Monday, February 02, 2009

More Intolerance of Christians in the Secular U.K.

From the BBC:
A Christian nurse from Weston-super-Mare has been suspended for offering to pray for a patient’s recovery.

Community nurse Caroline Petrie, 45, says she asked an elderly woman patient during a home visit if she wanted her to say a prayer for her.

The patient complained to the health trust about Mrs Petrie who follows the Baptist faith.

She was suspended, without pay, on 17 December and will find out the outcome of her disciplinary meeting next week.

Power of prayer

Mrs Petrie, who carries out home visits in North Somerset, said she had asked the patient if she would like a prayer said for her after she had put dressings on the woman’s legs.

The patient, believed to be in her 70s, refused and Mrs Petrie insists that she left the matter alone.

The sick woman contacted the trust about the incident and Mrs Petrie was challenged by her superiors.

Mrs Petrie said: “The woman mentioned it to the sister who did her dressing the following day. She said that she wasn’t offended but was concerned that someone else might be.

“I saw my patients suffering and as I believe in the power of prayer, I began asking them if they wanted me to pray for them. They are absolutely delighted.”

A spokesman for North Somerset Primary Care Trust said: “Caroline Petrie has been suspended pending an investigation into the matter.
Again, as is the case so often, Christian speech is forbidden speech.

It’s true, of course, that some atheist might object to an offer of prayer. But then, a Christian might very much appreciate the offer. Do the prejudices of atheists outweigh the good felt by those (far more numerous, even in the U.K.) who welcome the offer?

It seems that the sensitivity of a few atheists who might object trumps the free speech rights of Christian employees.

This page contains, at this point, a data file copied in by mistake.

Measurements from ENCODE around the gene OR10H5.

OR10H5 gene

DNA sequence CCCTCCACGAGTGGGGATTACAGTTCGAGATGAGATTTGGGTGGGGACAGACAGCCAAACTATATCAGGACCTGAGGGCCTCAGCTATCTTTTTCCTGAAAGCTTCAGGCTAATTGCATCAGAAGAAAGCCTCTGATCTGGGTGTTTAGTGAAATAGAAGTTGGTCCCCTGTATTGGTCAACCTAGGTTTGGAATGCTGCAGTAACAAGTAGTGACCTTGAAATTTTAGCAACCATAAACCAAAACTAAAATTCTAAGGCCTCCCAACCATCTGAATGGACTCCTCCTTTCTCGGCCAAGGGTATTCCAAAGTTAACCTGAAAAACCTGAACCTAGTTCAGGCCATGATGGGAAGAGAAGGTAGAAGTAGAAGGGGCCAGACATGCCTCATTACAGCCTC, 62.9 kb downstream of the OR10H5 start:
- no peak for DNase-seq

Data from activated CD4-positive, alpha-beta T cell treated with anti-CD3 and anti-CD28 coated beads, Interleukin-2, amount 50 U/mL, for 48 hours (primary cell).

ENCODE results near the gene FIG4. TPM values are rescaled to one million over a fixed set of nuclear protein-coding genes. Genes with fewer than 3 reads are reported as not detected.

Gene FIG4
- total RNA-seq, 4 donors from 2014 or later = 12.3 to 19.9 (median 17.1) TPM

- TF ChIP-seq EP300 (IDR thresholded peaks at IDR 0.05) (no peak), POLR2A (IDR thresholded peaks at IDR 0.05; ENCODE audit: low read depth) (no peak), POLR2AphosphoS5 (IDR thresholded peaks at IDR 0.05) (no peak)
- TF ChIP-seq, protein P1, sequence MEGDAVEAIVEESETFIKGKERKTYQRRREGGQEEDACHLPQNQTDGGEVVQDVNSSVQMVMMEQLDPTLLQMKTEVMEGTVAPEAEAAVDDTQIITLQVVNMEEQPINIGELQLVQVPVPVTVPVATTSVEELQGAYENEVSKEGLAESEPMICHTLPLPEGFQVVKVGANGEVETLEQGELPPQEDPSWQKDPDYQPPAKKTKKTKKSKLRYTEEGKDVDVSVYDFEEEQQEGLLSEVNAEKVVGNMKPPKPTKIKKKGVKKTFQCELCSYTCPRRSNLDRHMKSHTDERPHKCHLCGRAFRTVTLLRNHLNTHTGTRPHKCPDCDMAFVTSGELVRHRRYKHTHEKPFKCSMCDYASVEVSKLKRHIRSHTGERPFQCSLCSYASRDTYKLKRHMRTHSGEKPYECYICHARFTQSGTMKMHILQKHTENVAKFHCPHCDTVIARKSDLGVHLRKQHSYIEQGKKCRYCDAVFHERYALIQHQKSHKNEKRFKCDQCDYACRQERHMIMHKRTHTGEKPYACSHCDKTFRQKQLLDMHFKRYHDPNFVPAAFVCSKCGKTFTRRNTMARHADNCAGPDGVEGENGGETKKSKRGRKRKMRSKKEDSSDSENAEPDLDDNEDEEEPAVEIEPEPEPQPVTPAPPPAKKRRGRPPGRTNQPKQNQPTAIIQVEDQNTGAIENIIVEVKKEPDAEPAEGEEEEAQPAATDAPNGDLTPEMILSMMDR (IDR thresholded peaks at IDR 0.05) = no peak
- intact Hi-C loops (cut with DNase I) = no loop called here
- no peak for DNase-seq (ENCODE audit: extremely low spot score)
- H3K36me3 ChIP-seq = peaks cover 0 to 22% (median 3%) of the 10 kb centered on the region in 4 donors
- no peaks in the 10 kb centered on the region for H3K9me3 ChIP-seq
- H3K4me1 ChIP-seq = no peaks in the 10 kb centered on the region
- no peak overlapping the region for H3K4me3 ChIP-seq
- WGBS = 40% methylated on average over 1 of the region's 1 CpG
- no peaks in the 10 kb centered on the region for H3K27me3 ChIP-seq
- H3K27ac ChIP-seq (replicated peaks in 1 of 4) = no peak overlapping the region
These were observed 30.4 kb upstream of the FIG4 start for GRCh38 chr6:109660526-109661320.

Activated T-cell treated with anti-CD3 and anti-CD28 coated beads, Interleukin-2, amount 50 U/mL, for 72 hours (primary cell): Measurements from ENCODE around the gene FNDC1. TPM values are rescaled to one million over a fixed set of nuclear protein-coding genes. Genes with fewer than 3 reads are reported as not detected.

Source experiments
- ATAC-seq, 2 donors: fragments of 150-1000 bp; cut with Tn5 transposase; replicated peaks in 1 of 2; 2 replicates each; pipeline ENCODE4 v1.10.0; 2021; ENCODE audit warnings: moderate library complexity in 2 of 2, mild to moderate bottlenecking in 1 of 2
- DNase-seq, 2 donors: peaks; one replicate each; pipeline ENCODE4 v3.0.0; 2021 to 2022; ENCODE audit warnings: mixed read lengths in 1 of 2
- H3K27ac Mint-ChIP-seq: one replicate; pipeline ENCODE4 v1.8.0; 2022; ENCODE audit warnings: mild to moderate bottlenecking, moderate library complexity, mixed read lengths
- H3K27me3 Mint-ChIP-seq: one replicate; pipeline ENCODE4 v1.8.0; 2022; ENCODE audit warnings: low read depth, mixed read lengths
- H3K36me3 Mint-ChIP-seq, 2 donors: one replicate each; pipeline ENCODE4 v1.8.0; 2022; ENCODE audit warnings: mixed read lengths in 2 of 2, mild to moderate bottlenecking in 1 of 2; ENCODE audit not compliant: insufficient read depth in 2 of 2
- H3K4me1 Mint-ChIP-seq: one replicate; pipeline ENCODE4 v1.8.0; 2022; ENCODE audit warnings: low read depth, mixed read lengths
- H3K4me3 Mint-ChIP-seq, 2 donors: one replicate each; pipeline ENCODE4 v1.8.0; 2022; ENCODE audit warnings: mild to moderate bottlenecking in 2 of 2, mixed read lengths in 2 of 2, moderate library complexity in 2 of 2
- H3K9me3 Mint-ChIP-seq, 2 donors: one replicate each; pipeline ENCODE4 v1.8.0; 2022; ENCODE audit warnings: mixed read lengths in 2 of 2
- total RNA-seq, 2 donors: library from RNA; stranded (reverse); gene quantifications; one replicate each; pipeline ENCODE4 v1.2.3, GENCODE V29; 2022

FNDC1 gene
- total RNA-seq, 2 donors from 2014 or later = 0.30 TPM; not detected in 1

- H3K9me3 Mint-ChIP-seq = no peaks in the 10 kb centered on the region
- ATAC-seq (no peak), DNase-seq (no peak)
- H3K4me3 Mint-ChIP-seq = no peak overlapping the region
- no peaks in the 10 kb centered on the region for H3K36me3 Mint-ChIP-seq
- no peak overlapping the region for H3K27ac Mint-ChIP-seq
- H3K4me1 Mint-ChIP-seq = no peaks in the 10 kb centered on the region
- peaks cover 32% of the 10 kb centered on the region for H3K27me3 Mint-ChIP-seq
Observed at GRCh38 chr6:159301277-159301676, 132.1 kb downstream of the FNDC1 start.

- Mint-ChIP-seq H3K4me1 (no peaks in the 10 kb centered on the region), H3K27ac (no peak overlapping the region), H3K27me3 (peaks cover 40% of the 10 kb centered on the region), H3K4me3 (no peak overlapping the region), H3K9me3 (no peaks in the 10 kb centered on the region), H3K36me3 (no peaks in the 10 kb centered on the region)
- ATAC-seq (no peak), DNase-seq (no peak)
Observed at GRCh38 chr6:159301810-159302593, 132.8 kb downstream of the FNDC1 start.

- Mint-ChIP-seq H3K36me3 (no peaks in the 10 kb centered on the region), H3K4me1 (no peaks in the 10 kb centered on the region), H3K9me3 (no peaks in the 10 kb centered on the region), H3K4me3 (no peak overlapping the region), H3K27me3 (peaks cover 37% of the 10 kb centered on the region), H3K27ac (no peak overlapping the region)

And if we are going to be so terribly “sensitive,” why is utter insensitivity toward Christians -- indeed hostility toward the Christian faith -- OK? Why are atheists free of the burden of hearing expressions they might disagree with, but not Christians?

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3 Comments:

Blogger JesusIsJustAlrightWithMe said...

Yeah, this sounds a little ridiculous. Still, I find people offering to pray for me to be totally annoying. I'd imagine if I was really sick I'd find it even more annoying. I see nothing irrational about not wanting your employees to be annoying others. It'd be the same as if you had people always telling their patients dirty jokes or singing monster ballads to them. Sure, a few people might find such things entertaining, but overall it seems annoying. I don't realy see this as a free speech issue or a religious freedom issue. Praying is just annoying.

4:05 PM  
Blogger John McAdams said...

Sure, a few people might find such things entertaining, but overall it seems annoying. I don't realy see this as a free speech issue or a religious freedom issue. Praying is just annoying.

It's annoying to you, but I'm sure you are aware that you are in a minority. So do you have a right to shut up this kind of speech just because you are annoyed?

Some people would be annoyed with "have a nice day." Should that be outlawed?

The cost-benefit analysis is highly favorable, since more people would appreciate the offer than be annoyed.

Also, you can say no.

If somebody was subjected to dirty jokes or singing monster ballads against their will, that would be one thing. But you could tell the woman "no" and hear no prayer.

Also, why not just accept this expression of good will, without quibbling about theology.

If a Muslim nurse told me "I'll pray that Allah will heal you," I would not think of arguing with her. I would appreciate the good will.

In other words, why not be a little tolerant of religious speech?

Nobody has a right to coerce you. Prayer, in this case, is just a well-intentioned offer.

10:28 PM  
Blogger JesusIsJustAlrightWithMe said...

Yeah, like I said, I agree with you. This was ridiculous. I just think you're overreacting. I mean, so what if she can't talk about her dillusions in front of customers? Is it that big of a deal? Couldn't she just go pray on her own time?

12:35 PM  

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